Look at the real models and the children that took them as their models. Aisha narrates that RasulAllah used to visit them in the mornings and in the evenings. But one day he came at noon time – a time that signified something different was happening. Abu Bakr radi Allahu anhu opened the door and RasulAllah announced that Allah had given him permission to do Hijrah to Madinah. Abu Bakr bounced out, “Together, Yaa RasulAllah, together!”
And Rasul Allah replied, “Together.”
Abu Bakr began to cry. Aisha comments, “I never believed that someone could cry from happiness until I saw my father that day cry when he found out he would be doing Hijrah with RasulAllah.”
Look at the Hijrah incident and you shall see that all the characters involved other than Abu Bakr were children. Aisha and her brother Abd ArRahmaan. Asmaa was slapped in the face by Abu Jahl when she refused to tell him where her father was. The guide that took them to Madinah was also a young boy. Subhan Allah, these children grew up to be amongst the greatest humans to ever walk this earth. How not when they had the greatest role models – RasulAllah and Abu Bakr.
After over 10 years of da’wah and jihaad in Madinah, when RasulAllah passed away, ‘Umar called all the people, sharpened his sword and spoke. “Muhammad is not dead. He went to his Lord as Musa went to his Lord and he shall come back as Musa did. When he does, he shall kill all those who said he was dead.”
News reached Abu Bakr of the Prophet’s death. He prepared himself and galloped on his horse to RasulAllah’s home. There, RasulAllah lay covered in a cloth. Abu Bakr raised the cloth and kissed RasulAllah saying, “Tibta Hayyan wa Mayyitan (You are blessed in life and in death).” He then stepped outside as ‘Umar was addressing the people. “Sit down ‘Umar,” said Abu Bakr. He then praised Allah and began, “Whoever worships Muhammad let him know that Muhammad is dead, and whoever Allah let him know that Allah is alive and never dies.” He then recited the verse:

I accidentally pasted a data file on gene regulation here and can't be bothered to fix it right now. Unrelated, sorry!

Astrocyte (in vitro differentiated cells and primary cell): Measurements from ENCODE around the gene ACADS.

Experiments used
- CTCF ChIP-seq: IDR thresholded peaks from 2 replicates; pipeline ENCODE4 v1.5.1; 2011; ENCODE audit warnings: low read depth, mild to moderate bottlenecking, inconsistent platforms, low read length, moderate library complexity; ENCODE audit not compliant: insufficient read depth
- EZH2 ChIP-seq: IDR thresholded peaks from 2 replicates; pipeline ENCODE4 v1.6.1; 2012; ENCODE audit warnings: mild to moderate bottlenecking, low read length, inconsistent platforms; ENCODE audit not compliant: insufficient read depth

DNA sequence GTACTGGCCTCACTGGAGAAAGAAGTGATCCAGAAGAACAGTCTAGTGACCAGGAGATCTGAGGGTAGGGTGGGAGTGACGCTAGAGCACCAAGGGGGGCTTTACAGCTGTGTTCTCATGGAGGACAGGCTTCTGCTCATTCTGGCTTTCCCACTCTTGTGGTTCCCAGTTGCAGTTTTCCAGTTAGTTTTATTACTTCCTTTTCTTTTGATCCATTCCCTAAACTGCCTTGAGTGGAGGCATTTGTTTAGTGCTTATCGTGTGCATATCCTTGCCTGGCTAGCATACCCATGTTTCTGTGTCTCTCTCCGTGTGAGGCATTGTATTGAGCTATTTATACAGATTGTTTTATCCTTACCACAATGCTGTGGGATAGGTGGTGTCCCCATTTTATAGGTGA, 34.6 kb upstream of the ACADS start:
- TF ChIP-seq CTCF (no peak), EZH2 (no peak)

Muhammad is nothing more than a Messenger. Messengers came and went before him. If he dies or is killed shall you turn on your heels?
‘Umar said, “When I heard that verse, my knees became soft as I fell. I knew that RasulAllah had died.”
Soon after that, Abu Bakr sent out the army of Usama. Usama was 18 at that time, the age of one of our youth in grade 12. He led an entire Muslim army, fought the Romans and came home victorious, breeding fear in all those that wanted to attack the Muslims in Madinah.
As Usama was leaving Madinah, Abu Bakr was escorting his horse as he walked along side it. Usama said, “You shall ride with me or I shall come down and walk.”
But Abu Bakr refused saying, “You shall not come down and I shall not ride. What harm does it bring me that I should dust my feet in the cause of Allah for an hour of the day.” Indeed, Usama reached this position because he had role models like Abu Bakr.
Muslims understood the seriousness of the role models their children had. ‘Amr ibn Utbah rahimahullah advised his son’s teacher, “Let the first correction you do to my son be the correction of yourself. Verily, their eyes are locked into yours. Good to them is what you do, even if it is bad. And bad to them is what you do not do, even if it is good.”
Many parents have understood this issue of finding the correct role models for their children. Here is an example that we conclude with: In a kindergarten classroom, a non-Muslim teacher sat with the students and asked each one what they want to be when they grow up. One said, “I want to be a policeman.” The other announced, “I want to be a fireman.” Then a Muslim boy in the crowd spoke up, “I want to be a Sahaabee!” A what?
When parent teacher conferences came up, the teacher asked the parents about this Sahaabee that their son wanted to be when he grew up. They said, “Whenever we have the chance we read stories of the Prophet’s companions to him. They have become his role models. And when he becomes older he wants to be just like the Sahaabaa.”
Isn’t that what we want for our kids too?